Midwest banks grant wishes, give tenners

A customer submits a wish at a wishing well in a Choice Bank branch.

Choice Bank, Fargo, N.D., is setting up “wishing wells” in its branches where community members will submit wishes to be granted. 

The Wishing Well Program started with a phone conversation last year and leapt with momentum. “Seeing all the wishes unfold and how they impacted the lives of the recipients was inspiring,” said Gaige Dunn, credit banker and founding member of the wishing well committee.

In its launch year a year ago, the wooden wells collected more than 250 wishes over a three-month period in its Belfield, Dickenson, Ellendale, Grafton, LaMoure, Medina, Steele and Walhalla, N.D., locations. The $343 million bank granted 17 of the wishes, including books for a school library and an electric scooter for a woman with muscular dystrophy, granting her the freedom to move.

Harnessing the energy from the inaugural year’s success, Choice bank is expanding its reach. Starting Nov. 20, the bank will be accepting and granting wishes year-round.

“By continuing the Wishing Well Program, we hope to provide a vehicle for members of the community to voice what is important to them,” said Tara McFadden, senior vice president and chief compliance officer. “Our #peoplefirst commitment means that we’re here for not only our customers, but also the communities we call home.”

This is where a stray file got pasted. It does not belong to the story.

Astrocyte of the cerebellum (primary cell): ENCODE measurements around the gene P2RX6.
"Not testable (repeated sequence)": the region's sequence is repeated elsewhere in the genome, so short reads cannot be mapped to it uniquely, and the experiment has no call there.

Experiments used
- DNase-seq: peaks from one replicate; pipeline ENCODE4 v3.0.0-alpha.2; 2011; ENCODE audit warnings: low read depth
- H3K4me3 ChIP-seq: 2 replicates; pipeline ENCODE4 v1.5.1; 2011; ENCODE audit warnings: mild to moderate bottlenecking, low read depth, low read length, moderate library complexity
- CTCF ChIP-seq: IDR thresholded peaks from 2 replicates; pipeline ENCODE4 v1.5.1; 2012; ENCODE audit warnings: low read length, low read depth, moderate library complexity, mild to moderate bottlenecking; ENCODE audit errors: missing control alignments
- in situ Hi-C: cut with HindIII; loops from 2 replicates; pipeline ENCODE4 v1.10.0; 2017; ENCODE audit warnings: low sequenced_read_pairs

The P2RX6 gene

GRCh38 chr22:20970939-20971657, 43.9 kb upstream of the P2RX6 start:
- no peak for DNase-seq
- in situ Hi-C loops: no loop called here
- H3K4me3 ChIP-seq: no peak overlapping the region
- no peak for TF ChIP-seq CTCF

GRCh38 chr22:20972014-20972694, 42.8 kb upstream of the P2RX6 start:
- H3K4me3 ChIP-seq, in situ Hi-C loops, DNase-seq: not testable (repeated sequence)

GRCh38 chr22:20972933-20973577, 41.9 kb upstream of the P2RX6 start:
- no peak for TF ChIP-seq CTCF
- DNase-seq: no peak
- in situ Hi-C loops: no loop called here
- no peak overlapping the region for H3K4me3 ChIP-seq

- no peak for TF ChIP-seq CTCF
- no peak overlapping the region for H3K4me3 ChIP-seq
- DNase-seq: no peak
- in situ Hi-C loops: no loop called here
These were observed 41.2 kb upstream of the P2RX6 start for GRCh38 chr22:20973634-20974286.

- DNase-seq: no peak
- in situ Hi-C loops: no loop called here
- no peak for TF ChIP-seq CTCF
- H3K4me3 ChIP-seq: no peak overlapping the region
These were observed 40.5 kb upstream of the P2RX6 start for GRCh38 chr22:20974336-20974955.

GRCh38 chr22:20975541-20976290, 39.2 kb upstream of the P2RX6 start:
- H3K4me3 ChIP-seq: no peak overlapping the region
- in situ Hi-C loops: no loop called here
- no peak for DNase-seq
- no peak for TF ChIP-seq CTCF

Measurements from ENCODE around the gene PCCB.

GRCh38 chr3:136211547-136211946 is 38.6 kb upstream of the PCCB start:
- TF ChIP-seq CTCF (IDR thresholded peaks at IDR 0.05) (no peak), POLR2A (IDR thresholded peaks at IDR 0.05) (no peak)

The number of winners is dependent upon the cost of the wishes, determined by the bank’s wishing well committee. Donations to the program are not accepted.

…and a CEO’s response.
A seven-year-old’s letter…

In another patch of the Midwest, State Savings Bank, West Des Moines, Iowa, is also paying it forward.

In celebration of 125 years of business, the $136 million bank gave $10 to 125 of its customers for them to put to good use in their communities. 

Almost two dozen customers wrote to the bank, explaining how the $10 impacted their community neighbors.

“Thank you for the $10 to help buy diapers and wipes for the New Directions Women’s Shelter,” a seven-year-old hand-wrote.

Tim Wolf, the bank’s president and CEO, replied, thanking the boy. 

“A person is never too young to help others. Thank you for your good example,” Wolf wrote; signing as “your banker and friend.”